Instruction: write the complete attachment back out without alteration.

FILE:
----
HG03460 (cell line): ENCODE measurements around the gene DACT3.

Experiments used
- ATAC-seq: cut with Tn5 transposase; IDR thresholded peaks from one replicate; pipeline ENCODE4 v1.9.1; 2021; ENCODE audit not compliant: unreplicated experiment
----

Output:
HG03460 (cell line): ENCODE measurements around the gene DACT3.

Experiments used
- ATAC-seq: cut with Tn5 transposase; IDR thresholded peaks from one replicate; pipeline ENCODE4 v1.9.1; 2021; ENCODE audit not compliant: unreplicated experiment